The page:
- Wash hands with soap and water or with hand sanitizer before touching the mask.
- Inspect the mask for obvious holes or tears on the front and back.
- Identify the top of the mask, which will contain a stiff, bendable edge intended to mold to your nose.
- Identify the front of the mask. Face this away from you, with the white side against your face.
- Follow these steps, depending on the type of mask you have:
If your mask has ear loops: Hold it by the ear loops and wrap around each ear.
If your mask has bands: Hold the mask in one hand with the nosepiece on top, allowing headbands to hang below your hands. Place the mask at the nose level and pull the top strap over to the crown of your head. Pull the bottom strap over your head to the nape of your neck. Mold the stiff edge against your nose.
If your mask has ties: Take the bottom ties, one in each hand, and tie a bow at the nape of your neck. Pull the bottom of the mask over your mouth and chin.
To remove any mask, wash your hands first, then remove the ties behind your ears or head and dispose of immediately, without touching the mask’s surface. Wash your hands again.
- Mold the bendable metallic upper strip (nose bridge) to the shape of your nose by pinching and pressing down on it with your fingers.
- Pull the bottom of the mask over your mouth and chin.
- Be sure the mask fits snugly.
USA Masks are made of non-woven fabric, at 20 to 25 grams per square meter in density. We use three layers of material, a melt-blown polymer (usually polycarbonate, polyethylene, polypropylene, polystyrene, or polyester). Masks that are used for dust protection and non-surgical masks can be made of cloth.
- The outer layer repels water, blood, and other body fluids
- The middle layer filters certain pathogens
- The inner layer absorbs moisture and sweat from exhaled air
You should wear a mask any time you are in public, especially indoors or in places in which social distancing might be difficult.
If it’s too loose and leaves gaps between the mask and your skin, try this:
- Fold it in half lengthwise
- Tie a knot in each elastic band, down to the edge of the mask
- Unfold each side one at a time
- Flip the inside of the mask next to the knot inside, and allow the two corners to overlap
- Loop elastic bands over your ears
- Form-fit adjustable top edge to your nose
- Pull the bottom of the mask down below your chin
If it’s too tight:
- Try stretching the elastic band a few times before trying it on again
- Wrap each elastic band around a surface that stretches it, such as a wide jar lid. Leave it for 10-20 minutes, and try again. Try wrapping it around a surface again if it’s still too tight.
Facial hair that extends beyond the edges of the mask can render it less effective. Facial hairstyles that can be contained in the mask - such as a goatee, most mustaches, sideburns, and soul patch - don’t affect the mask’s effectiveness.
Multiple uses of one disposable mask aren’t recommended. It’s best to dispose of the mask when you’re done using it, using care not to touch the outer surface. If a mask becomes damp or damaged during use, it’s best to replace it. Be sure to wash your hands thoroughly before and after handling the mask.
Yes. See our pricing page for details.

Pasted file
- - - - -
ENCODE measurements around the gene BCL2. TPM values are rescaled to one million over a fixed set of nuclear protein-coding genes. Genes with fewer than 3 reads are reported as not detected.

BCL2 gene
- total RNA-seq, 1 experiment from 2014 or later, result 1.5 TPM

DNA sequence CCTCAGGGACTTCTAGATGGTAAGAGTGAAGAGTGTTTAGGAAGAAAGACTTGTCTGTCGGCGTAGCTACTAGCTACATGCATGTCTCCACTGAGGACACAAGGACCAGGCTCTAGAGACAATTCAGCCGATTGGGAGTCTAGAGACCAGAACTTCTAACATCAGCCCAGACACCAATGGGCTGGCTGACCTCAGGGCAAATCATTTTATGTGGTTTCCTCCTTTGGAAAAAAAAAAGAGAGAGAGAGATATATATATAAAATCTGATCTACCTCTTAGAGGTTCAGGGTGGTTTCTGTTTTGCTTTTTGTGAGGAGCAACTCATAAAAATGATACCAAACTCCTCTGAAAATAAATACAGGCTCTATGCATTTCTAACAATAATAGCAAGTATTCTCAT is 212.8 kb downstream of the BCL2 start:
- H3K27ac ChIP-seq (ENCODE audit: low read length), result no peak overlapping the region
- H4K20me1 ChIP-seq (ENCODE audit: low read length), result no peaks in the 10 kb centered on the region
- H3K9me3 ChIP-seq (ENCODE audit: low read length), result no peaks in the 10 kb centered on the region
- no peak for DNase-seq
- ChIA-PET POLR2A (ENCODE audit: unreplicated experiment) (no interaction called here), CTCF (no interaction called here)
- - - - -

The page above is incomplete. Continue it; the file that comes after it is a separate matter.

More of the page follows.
Masks and respirators both cover a wearer’s nose and mouth, but they differ in several aspects.
Masks are loose-fitting and might not provide full protection from breathing in airborne pathogens, such as viruses.
- Face masks (non-surgical masks) might not provide protection from fluids or might not filter particles, which is necessary to protect against pathogens, such as viruses. They are not for surgical use and are not considered personal protective equipment.
- Surgical masks are fluid-resistant, disposable, and loose-fitting devices that create a physical barrier between the mouth and nose of the wearer and the immediate environment. They are for use in surgical settings and do not provide full protection from inhalation of airborne pathogens, such as viruses.
Respirators are personal protective equipment that tightly fit the face and filter airborne particles to protect healthcare workers. They provide a higher level of protection against viruses and bacteria when properly fit-tested.
This CDC infographic explains the differences between surgical masks and N95 respirators.
Comparing Surgical Masks and Surgical N95 Respirators
The FDA regulates surgical masks and surgical N95 respirators differently based on their intended use.
A surgical mask is a loose-fitting, disposable device that creates a physical barrier between the mouth and nose of the wearer and potential contaminants in the immediate environment. These are often referred to as face masks, although not all face masks are regulated as surgical masks. Note that the edges of the mask are not designed to form a seal around the nose and mouth.
An N95 respirator is a respiratory protective device designed for a close facial fit and efficient filtration of airborne particles. Note that the edges of the respirator are designed to form a seal around the nose and mouth. Surgical N95 respirators are commonly used in healthcare settings and are a subset of N95 Filtering Facepiece Respirators (FFRs), often referred to as N95s.
The similarities among surgical masks and surgical N95s are:
- They are tested for fluid resistance, filtration efficiency (particulate filtration efficiency and bacterial filtration efficiency), flammability, and biocompatibility.
- They should not be shared or reused.